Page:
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Thứ Sáu, ngày 24/09/2021

Plastic pollution is an environmental injustice to vulnerable communities

03/08/2021

    According to the report “Neglected: Environmental Justice Impacts of Plastic Pollution” by the United Nations Environment Programme (UNEP) and Environmental Justice Non-governmental Organization (Azul), plastic pollution disproportionately affects marginalized communities and communities living near plastic production and waste sites, constituting an environmental injustice. The report calls for the recognition of communities affected by plastic waste and their inclusion in local decision making.

Environmental injustice

    “Environmental justice means educating those on the frontlines of plastic pollution about its risks, including them in decisions about its production, use, and disposal and ensuring their access to a credible judicial system”, said UNEP Executive Director Inger Andersen.

   The report showcases how environmental injustices are linked to plastic production, in areas such as deforestation for road building, the displacement of indigenous peoples to conduct oil drilling, as well as contamination of potable water by fracking operations to extract natural gas, in countries such as the United States and Sudan. Moreover, the report warns of health problems among African-American communities living near oil refineries in the Gulf of Mexico, and the occupational risks faced by some two million waste pickers in India.

 

Disproportionate impacts

    The impacts of plastics on marginalized populations are severe, and exist at all stages of the production cycle, from extracting raw materials and manufacturing, through to consumption and disposal, according to the report.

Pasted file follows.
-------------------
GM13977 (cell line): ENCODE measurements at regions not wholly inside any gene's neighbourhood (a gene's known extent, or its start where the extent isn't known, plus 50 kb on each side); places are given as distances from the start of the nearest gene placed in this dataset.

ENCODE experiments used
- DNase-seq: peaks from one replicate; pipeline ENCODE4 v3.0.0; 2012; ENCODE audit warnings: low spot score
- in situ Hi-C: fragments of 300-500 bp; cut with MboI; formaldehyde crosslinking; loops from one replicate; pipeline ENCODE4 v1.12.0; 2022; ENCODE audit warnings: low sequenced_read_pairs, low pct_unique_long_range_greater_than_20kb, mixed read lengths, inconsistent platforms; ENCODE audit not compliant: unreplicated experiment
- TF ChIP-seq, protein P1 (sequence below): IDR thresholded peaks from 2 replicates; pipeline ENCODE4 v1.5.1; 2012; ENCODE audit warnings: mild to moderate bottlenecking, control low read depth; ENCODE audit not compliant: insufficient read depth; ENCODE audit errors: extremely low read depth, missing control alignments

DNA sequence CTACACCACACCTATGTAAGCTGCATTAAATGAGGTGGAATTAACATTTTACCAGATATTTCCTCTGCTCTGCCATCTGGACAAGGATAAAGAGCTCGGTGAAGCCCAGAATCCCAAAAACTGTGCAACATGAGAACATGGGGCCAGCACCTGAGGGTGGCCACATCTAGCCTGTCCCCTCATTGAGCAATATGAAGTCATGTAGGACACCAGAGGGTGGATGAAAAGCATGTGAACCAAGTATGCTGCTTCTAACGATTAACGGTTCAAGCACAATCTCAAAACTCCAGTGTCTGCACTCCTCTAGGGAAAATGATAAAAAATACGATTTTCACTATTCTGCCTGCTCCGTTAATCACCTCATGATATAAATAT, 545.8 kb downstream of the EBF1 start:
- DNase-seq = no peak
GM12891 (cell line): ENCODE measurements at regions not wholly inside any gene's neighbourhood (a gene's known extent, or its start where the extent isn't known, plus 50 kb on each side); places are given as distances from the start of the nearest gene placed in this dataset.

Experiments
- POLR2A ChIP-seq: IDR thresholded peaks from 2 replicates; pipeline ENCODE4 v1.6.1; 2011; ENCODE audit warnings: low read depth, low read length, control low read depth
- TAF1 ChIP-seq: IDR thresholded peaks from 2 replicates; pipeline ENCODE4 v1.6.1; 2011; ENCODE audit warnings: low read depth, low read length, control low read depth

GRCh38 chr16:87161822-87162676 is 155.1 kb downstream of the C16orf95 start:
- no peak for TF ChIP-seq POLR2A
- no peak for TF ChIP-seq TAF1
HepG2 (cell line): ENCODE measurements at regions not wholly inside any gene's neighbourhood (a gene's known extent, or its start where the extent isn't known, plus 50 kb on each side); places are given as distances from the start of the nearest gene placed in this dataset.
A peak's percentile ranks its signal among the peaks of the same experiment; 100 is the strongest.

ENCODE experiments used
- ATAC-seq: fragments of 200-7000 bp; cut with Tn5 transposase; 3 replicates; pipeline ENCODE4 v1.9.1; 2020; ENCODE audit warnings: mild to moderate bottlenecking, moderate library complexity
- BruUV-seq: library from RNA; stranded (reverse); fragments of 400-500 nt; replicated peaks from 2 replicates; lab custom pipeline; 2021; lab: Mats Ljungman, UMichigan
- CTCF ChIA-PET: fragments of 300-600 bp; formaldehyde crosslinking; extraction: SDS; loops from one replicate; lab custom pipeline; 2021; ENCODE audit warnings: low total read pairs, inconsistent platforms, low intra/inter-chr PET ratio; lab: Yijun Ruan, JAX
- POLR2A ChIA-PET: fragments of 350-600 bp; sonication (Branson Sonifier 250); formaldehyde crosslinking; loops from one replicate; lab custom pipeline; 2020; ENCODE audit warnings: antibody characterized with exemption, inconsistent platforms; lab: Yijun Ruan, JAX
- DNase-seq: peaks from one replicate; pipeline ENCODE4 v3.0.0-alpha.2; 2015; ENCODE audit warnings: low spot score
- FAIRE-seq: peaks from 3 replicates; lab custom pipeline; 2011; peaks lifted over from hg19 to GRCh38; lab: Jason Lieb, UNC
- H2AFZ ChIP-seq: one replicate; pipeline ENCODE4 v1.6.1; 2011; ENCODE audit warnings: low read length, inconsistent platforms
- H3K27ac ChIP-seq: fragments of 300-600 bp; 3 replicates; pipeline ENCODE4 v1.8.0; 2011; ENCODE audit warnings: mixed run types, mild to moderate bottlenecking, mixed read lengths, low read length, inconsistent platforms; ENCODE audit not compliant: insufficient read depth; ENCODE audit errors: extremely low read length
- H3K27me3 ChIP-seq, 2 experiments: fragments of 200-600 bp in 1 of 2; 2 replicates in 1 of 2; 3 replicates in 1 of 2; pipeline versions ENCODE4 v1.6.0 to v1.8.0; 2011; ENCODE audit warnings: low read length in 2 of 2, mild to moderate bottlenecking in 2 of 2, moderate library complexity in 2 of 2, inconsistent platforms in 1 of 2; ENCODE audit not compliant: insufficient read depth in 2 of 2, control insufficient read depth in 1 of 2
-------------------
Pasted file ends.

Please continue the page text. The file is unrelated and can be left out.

Plastic waste not only endangers the livelihoods of those relying on marine resources, also causes a raft of health issues for people who consume seafood infested with toxic micro and nano plastics.

    Women suffer from plastic-related toxicity risk, due to higher aggregate exposure to plastics at home and even in feminine care products. Differences in gender, social roles and political power in regulating plastic use and health standards place women at high risk of miscarriages and cancer, further exacerbating gender-related disparities overall.

    Aggravated by the COVID-19 pandemic, plastic waste has become a major part of the global pollution crisis, along with biodiversity loss and climate change, representing a triple emergency that must be tackled by strong and effective action plans. The report’s authors recommend that Governments expand their monitoring of plastic waste, study its health impacts and invest in its management. Governments should also adopt and increase enforcement of bans on single-use plastics and encourage reduction, recycling and reuse. Additionally, they should sensitize and embolden affected communities to act by ensuring access to an effective judicial system that follows environmental justice principles, such as free prior informed consent (FPIC) and the right of access to information. The report follows UN Environment Assembly Resolution 2/11 for UNEP to further study the environmental, health and social impacts of plastic. It shows how plastic waste is undermining the achievement of the Sustainable Development Goals (SDGs), especially SDG1 on no poverty, SDG2 on zero hunger, SDG14 on protecting marine ecosystems and SDG16 on providing access to justice for all and building effective, accountable and inclusive institutions at all levels.                                     

  Châu Long

(Source: Vietnam Environment Administration Magazine, English Edition II - 2021)

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